Earth, a speck in space snapped from 900m miles

The Earth and the moon, seen in the bottom-right hand corner, captured by the Cassini space probe. Picture: NASAThe Earth and the moon, seen in the bottom-right hand corner, captured by the Cassini space probe. Picture: NASA
The Earth and the moon, seen in the bottom-right hand corner, captured by the Cassini space probe. Picture: NASA
IT WAS the day the earth said “cheese”. In an image hailed by Nasa as a stunning technical accomplishment, the Cassini space probe has captured an unprecedented snapshot of the Blue Planet, taken from inside Saturn’s rings 898 million miles away.

Setting in context mankind’s place in the universe, the image shows Earth as a glowing blue beacon, and the Moon as a tiny pinprick beside it, with the mighty bulk of Saturn and its rings in the foreground.

The picture was taken on 19 July, when people around the world were encouraged by Nasa to wave at Saturn at the time that the interplanetary portrait was taken. It is only the third time that Earth has been photographed from the outer reaches of the Solar System.

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“We can’t see individual continents or people in this portrait of Earth, but this pale blue dot is a succinct summary of who we were on 19 July,” said Linda Spilker, one of the Cassini mission’s scientists at Nasa’s Jet Propulsion Laboratory in Pasadena, California.

“Cassini’s picture reminds us how tiny our home planet is in the vastness of space and also testifies to the ingenuity of the citizens of this tiny planet to send a robotic spacecraft so far away from home to study Saturn and take a look-back photo of Earth,” she added.

The further a spacecraft travels, the closer Earth appears to the Sun. Training sensitive camera lenses on Earth from such a distance would ordinarily risk catastrophic damage from the light, in the same way as a human retina can also be blinded by the brilliance of the Sun.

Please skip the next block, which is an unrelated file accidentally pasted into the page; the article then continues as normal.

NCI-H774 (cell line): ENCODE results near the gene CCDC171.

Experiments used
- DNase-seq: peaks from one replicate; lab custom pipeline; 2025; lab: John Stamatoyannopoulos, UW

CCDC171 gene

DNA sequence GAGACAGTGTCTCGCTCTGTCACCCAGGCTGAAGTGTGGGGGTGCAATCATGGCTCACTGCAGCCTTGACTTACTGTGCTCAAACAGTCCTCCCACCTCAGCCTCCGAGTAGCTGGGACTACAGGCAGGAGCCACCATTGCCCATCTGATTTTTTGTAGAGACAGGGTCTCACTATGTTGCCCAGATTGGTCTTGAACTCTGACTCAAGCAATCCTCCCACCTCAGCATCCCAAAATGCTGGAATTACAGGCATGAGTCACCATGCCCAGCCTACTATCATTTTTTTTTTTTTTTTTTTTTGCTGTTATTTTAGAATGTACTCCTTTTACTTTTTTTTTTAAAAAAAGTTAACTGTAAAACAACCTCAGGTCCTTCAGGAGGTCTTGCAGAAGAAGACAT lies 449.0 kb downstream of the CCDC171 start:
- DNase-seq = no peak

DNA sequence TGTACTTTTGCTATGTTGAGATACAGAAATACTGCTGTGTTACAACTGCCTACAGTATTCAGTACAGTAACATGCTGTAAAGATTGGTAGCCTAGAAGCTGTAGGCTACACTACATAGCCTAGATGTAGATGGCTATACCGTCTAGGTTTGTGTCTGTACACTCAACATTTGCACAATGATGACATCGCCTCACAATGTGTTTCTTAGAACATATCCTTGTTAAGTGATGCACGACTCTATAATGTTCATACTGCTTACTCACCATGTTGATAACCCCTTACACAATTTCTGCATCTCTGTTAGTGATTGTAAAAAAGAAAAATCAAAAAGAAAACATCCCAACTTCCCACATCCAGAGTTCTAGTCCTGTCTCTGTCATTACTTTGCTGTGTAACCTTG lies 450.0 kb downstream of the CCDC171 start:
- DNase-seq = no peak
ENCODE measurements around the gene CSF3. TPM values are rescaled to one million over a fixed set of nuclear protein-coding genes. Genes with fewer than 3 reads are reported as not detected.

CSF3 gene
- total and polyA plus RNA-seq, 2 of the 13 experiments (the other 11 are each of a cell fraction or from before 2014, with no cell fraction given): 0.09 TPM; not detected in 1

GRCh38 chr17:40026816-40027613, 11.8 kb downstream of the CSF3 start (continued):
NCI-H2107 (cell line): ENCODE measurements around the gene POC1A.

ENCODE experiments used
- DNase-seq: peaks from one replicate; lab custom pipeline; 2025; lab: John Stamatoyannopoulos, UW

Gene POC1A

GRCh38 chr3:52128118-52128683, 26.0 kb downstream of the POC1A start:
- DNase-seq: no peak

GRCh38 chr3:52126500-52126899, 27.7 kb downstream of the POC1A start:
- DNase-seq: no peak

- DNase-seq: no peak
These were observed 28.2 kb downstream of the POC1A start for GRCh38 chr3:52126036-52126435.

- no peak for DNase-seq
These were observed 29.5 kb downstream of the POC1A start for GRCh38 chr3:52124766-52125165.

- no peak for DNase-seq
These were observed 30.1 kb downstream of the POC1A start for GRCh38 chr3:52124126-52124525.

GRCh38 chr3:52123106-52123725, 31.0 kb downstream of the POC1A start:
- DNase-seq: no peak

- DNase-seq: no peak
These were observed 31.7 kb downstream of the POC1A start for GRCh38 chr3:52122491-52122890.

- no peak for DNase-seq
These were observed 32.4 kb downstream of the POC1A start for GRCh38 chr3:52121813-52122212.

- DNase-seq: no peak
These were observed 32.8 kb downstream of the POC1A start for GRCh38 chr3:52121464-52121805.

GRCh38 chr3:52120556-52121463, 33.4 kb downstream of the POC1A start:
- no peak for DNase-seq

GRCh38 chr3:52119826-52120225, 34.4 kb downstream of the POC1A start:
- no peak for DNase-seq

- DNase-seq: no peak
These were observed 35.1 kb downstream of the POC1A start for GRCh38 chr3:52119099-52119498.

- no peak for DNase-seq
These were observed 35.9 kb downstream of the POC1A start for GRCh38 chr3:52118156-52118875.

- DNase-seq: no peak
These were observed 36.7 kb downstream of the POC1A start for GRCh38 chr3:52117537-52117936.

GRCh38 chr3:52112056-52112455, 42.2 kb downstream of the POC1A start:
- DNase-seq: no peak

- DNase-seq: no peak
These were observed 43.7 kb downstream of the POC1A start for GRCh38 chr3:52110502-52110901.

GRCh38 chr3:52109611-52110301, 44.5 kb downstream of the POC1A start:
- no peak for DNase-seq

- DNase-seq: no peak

For 15 minutes last Friday, however, Cassini’s position was such that Saturn eclipsed the Sun, allowing scientists to transmit the command for it to swivel its cameras to look back at where it had come from. On the same day, Nasa’s Messenger spacecraft – the first probe to orbit Mercury – also snapped Earth from a distance of 61 million miles.

“That images of our planet have been acquired on a single day from two distant solar system outposts reminds us of this nation’s stunning technical accomplishments in planetary exploration,” said Sean Solomon, the Messenger mission’s principal investigator at Columbia University’s Lamont-
Doherty Earth Observatory in New York state.

He added: “Because Mercury and Saturn are such different outcomes of planetary formation and evolution, these two images also highlight what is special about Earth. There’s no place like home.”

The Cassini mission launched from Florida in 1997, arrived in Saturn’s orbit in 2004 and is due to end its mission in 2017 with a fact-finding fall through the giant planet’s atmosphere.

There have been just two previous images of Earth taken from the outer Solar System; one by Cassini in 2006, taken from 926 million miles away, and 
the other in 1990 by Nasa’s Voyager 1 spacecraft.

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Voyager was four billion miles from Earth at the time, making it the most distant snapshot ever taken and earning it the caption of the Pale Blue Dot from American astrophysicist Carl Sagan. “Look again at that dot. That’s here. That’s home. That’s us,” he wrote.

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